Málaga, Spain -- It was a scene made to be painted. A quarter-moon waxed over an inky sky and under it tall palm trees swayed on the boulevard next to the beach. Just beyond that the Mediterranean Sea was nearly still. The night of Thursday, March 22 belonged to Pablo Picasso, Málaga’s most famous son. The exquisite coastal town’s second most famous son, Antonio Banderas, plays the painter in National Geographic’s second season of Genius: Picasso beginning April 24.
The pilot had its world premiere in their hometown at the Teatro Cervantes, a pale-yellow building from 1870. Gilt wreaths and leaves adorned each box of the four levels above the orchestra. The ceiling alone is a work of art with ornate oil painting, on which is emblazoned: “Honor A Las Bellas Artes” (Honor to the Fine Arts).
In Málaga, art is revered. And here, the audience gave Banderas a hero’s welcome. He is not a prodigal son. Rather, Banderas keeps a home in town, on a busy square, and participates in Holy Week. Though Banderas is very much an international movie star, his roots in this Andalusian city are as the son of a police officer and a teacher.
Introducing Banderas and the pilot in this storied theater, Courteney Monroe, CEO National Geographic Global Networks, with a translator next to her, welcomed everyone. Later, she told me that of all the speeches and presentations she has ever given, this was a first. Monroe explained how the first season of this anthology series from producers Ron Howard and Brian Grazer, created by showrunner Ken Biller, had been the network’s best-received show. (Monroe, left, and Biller, right, are pictured with Banderas at top.) Season one of Genius, about Albert Einstein, garnered 10 Emmy Award nominations, as well as multiple nods from the Hollywood Foreign Press (Golden Globe Awards) and the Broadcast Television Journalists Association (Critics’ Choice Awards).
This is a complete story, following Pablo Diego José Francisco de Paula Juan Nepomuceno Maria de los Remedios Cipriano de la Santisima Trinidad Ruiz y Picasso from his birth on October 25, 1881 to his death on April 8, 1973. The 10 episodes chronicle the prodigy who recreated masters when he was a youth. Just like with Genius: Einstein, two actors play the title role; Alex Rich portrays Picasso from 17 to 40 and Banderas from 40 on. Both actors had their heads and eyebrows shaved to accommodate different wigs and makeup and wore the itchy wool slacks and stiff corduroy suits of the times.
On Wednesday, when the pilot was screened for Spanish journalists, and Thursday at the world premiere and glittery party that followed the actors looked more like themselves. Rich was a dandy in a cranberry velvet dinner jacket on Wednesday; on Thursday night Banderas wore a tux with black velvet lapels. (The premiere also served as a global press junket with more than 75 journalists from around the world in attendance.)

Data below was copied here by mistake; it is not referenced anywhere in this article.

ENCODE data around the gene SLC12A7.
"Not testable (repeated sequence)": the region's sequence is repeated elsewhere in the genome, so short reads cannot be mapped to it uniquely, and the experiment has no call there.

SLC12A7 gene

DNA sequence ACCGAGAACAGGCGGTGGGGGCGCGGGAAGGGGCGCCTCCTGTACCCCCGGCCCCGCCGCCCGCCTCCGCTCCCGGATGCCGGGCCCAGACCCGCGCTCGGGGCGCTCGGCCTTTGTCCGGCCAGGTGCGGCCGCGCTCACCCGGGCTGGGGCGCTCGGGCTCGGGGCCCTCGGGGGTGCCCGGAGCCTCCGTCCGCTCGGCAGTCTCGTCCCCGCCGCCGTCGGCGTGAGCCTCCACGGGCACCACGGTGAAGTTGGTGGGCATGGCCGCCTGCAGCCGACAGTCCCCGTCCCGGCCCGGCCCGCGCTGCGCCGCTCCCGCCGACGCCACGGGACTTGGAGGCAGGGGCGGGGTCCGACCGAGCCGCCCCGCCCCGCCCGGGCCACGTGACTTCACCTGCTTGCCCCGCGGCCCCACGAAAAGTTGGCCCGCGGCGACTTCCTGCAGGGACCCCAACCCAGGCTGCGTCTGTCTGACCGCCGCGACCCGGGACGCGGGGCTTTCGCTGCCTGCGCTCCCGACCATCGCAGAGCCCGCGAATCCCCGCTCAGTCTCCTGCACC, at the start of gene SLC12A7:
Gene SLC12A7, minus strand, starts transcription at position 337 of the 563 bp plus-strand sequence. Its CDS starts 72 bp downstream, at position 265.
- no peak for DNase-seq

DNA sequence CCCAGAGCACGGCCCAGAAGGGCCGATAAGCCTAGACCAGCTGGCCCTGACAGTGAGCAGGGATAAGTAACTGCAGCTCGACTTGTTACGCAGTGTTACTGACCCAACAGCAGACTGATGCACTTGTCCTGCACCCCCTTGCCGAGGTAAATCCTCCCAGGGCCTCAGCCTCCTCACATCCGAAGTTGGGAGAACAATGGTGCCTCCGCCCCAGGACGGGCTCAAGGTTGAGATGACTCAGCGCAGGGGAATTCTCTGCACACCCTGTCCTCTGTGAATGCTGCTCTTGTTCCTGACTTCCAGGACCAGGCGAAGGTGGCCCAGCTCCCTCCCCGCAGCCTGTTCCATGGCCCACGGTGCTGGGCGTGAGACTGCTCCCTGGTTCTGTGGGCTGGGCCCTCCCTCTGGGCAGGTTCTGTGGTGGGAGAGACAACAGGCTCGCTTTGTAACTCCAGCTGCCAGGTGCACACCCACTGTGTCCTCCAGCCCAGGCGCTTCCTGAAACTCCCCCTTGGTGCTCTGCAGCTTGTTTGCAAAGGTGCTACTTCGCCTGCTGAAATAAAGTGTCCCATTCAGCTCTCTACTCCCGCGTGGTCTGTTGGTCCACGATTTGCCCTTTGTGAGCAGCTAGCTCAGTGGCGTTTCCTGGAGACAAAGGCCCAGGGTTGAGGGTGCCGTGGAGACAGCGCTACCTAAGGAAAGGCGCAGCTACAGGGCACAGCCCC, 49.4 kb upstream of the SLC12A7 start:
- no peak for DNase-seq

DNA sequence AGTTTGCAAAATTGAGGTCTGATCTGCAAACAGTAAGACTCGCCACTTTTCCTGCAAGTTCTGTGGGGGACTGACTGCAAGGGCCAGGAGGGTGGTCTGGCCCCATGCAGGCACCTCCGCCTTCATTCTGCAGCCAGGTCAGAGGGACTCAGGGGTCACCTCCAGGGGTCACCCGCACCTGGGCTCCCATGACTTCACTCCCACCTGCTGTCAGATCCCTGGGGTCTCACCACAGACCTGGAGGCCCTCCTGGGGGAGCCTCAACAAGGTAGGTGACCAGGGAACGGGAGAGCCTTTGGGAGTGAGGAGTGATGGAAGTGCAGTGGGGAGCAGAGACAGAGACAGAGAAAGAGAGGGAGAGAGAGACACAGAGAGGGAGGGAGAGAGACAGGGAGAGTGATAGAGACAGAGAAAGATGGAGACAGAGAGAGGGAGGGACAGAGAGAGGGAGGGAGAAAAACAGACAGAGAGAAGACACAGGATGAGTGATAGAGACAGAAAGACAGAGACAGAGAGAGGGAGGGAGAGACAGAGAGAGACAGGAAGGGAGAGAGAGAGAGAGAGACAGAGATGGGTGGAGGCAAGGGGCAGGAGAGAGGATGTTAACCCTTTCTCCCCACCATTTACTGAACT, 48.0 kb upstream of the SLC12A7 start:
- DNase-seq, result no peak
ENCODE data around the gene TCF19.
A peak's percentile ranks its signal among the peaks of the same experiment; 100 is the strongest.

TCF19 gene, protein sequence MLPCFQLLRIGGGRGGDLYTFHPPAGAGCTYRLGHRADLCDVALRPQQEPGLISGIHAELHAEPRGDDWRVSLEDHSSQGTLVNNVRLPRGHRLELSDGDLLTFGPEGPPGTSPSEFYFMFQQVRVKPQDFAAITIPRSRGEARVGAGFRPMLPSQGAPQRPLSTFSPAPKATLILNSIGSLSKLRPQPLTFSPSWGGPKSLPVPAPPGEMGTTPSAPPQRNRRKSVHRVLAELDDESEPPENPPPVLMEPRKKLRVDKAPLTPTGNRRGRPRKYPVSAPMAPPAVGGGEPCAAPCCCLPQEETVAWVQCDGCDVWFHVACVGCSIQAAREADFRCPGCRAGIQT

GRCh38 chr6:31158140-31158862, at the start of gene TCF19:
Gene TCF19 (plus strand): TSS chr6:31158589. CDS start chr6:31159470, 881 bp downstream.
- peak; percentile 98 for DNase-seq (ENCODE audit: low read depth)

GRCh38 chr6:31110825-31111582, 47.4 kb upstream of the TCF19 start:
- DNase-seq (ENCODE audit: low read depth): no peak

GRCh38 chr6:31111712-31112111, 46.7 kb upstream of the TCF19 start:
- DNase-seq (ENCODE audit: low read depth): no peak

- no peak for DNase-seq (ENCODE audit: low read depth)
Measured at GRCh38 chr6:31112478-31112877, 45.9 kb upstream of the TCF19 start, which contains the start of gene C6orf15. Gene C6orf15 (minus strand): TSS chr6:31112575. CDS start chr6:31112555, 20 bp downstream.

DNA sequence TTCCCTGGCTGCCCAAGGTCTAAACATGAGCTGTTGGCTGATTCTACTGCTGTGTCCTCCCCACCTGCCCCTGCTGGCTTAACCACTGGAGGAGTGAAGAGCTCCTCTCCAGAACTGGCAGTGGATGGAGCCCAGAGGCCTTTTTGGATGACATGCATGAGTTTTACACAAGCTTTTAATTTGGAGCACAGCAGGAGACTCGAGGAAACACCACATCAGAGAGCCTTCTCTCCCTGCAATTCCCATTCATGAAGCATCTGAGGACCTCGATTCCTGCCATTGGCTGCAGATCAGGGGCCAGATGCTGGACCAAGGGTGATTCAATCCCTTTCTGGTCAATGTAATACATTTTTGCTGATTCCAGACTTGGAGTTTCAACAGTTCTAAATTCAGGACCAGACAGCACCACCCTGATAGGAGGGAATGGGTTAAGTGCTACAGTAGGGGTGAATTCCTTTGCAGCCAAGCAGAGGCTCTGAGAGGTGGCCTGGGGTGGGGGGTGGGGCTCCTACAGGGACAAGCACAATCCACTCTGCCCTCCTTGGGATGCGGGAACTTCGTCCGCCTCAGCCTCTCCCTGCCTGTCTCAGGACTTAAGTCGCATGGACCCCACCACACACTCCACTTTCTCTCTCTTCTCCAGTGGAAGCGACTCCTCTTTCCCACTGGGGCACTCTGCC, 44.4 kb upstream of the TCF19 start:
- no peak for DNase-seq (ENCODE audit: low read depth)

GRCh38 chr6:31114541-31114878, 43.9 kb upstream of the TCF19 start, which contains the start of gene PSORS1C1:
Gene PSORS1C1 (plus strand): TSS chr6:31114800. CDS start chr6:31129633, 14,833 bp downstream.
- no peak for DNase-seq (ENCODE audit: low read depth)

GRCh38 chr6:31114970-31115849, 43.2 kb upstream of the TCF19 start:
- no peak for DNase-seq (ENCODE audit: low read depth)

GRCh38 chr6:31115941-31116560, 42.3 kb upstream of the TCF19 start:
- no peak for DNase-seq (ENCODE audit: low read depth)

Speaking in a lyrical Spanish, Banderas, who was often on set at 2:30 a.m. to start the aging process, thanked everyone. And on this evening, when the role he was born to play was finally being shown to the people who arguably know the most about Picasso, Banderas looked nervous. Ultimately, all was perfect. It’s not as if this audience would be fickle. Rather, where Picasso is so important -- and his influence in Málaga cannot be overstated -- had National Geographic erred, this is where it all could have gone down in flames.
Instead, a standing ovation and lightning-quick Andalusian clapping greeted the actors. Banderas looked relieved, the others looked thrilled. From there, guests returned to the Gran Hotel Miramar Málaga (pictured above) for a party that could inspire a painting.
With the Mediterranean stretching in front and the storied hotel with Moorish influences lit bright, the fête had a magical feel. Lights danced on old trees, the long rectangle of a pool was illuminated green with delicate fountains in full spray. Down a grand staircase, inlaid with mosaics, a 50-piece band played, a present from Banderas. The Madrid-based party planners explained they are not professional musicians, but a municipal band that plays at town functions.
It was a cool enough evening that Samantha Colley borrowed Poppy Delevingne’s cashmere pullover and slipped it on over her red satin gown. The two had become friends as Colley played Picasso’s muse and lover, surrealist photographer Dora Maar, and Delevinge played Marie-Thérèse, Picasso’s muse and lover, and mother of his daughter Maya. In the series, the two have a fistfight. On this night, it was nothing but hugs.
As waiters ferried trays of champagne, a DJ from Marbella, Spain mixed tunes. Two men and two women wearing little more than cubist-inspired body paint struck poses. It was 8 p.m., and they had begun getting painted (including their hair) at 10 a.m.
Party guests also struck poses framed by the iconic yellow rectangle allowing them to be on the cover of their own National Geographic magazine. Guests also were encouraged to pick up paintbrushes, don smocks and decorate a canvas that said “Genius.”
As waiters offered cheeses, dried fruits, Jamón Ibérico and other delicacies, three female flamenco dancers in black with white ruffled trim tore up the stage while one man partnered them.
People lingered at the party as a giddiness tinged with melancholy settled on the guests. They were reluctant to part after working together for months in Spain, Budapest and Malta. And except for upcoming press events, this was the end.
But what a finish! Under that crescent moon, with the hint of orange blossoms wafting over them, they hugged goodnight at a party that should have been captured on a canvas for the ages.
Genius: Picasso will premiere April 24 on National Geographic.
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